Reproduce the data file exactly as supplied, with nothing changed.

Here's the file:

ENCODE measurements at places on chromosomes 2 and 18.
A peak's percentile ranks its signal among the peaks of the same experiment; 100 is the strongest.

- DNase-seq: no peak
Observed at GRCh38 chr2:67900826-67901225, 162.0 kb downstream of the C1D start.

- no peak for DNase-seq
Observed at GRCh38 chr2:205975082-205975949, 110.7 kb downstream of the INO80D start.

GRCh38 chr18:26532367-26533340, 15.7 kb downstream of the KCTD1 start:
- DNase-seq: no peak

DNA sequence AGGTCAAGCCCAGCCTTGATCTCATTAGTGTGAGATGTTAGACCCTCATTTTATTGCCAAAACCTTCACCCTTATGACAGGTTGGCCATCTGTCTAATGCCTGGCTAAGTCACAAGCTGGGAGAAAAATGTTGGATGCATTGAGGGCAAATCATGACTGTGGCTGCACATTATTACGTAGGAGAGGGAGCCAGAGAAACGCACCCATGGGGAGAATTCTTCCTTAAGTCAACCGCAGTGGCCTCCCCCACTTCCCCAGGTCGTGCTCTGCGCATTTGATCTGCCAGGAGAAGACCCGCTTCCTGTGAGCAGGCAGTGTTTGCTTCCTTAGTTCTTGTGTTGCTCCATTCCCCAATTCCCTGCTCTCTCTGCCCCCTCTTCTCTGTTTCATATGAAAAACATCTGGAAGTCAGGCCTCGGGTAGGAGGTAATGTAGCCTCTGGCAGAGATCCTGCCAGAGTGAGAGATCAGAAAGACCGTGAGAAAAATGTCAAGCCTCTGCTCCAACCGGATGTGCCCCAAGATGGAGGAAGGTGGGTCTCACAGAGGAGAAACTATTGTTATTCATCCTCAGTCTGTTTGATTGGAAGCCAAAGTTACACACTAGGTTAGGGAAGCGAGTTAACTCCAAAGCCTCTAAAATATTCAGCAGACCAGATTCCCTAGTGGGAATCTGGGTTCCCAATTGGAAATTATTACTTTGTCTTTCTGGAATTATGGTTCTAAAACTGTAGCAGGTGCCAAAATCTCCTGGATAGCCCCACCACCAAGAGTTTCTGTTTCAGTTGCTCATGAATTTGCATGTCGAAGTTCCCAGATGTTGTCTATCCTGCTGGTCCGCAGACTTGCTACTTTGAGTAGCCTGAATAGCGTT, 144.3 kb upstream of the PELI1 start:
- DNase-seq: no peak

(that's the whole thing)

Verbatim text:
ENCODE measurements at places on chromosomes 2 and 18.
A peak's percentile ranks its signal among the peaks of the same experiment; 100 is the strongest.

- DNase-seq: no peak
Observed at GRCh38 chr2:67900826-67901225, 162.0 kb downstream of the C1D start.

- no peak for DNase-seq
Observed at GRCh38 chr2:205975082-205975949, 110.7 kb downstream of the INO80D start.

GRCh38 chr18:26532367-26533340, 15.7 kb downstream of the KCTD1 start:
- DNase-seq: no peak

DNA sequence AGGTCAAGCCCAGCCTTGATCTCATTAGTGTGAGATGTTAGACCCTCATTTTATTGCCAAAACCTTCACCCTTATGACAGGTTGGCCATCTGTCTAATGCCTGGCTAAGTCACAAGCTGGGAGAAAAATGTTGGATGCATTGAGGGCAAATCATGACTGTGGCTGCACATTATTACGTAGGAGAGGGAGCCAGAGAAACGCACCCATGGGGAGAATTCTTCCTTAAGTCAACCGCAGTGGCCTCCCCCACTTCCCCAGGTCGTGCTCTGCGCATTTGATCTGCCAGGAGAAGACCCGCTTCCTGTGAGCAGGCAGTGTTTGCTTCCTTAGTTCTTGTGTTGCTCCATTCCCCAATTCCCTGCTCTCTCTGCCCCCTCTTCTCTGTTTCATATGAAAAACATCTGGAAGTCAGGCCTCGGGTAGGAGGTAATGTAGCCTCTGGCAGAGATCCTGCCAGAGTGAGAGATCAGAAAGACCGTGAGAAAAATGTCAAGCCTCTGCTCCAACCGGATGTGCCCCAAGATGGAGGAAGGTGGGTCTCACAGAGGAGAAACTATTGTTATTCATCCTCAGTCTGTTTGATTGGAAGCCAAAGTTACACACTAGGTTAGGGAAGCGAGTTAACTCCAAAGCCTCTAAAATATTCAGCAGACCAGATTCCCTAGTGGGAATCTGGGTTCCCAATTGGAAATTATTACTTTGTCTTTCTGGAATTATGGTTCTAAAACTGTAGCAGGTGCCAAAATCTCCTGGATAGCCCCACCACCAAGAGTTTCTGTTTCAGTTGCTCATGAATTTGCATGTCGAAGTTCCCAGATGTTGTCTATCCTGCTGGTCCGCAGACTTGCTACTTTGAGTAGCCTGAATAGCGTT, 144.3 kb upstream of the PELI1 start:
- DNase-seq: no peak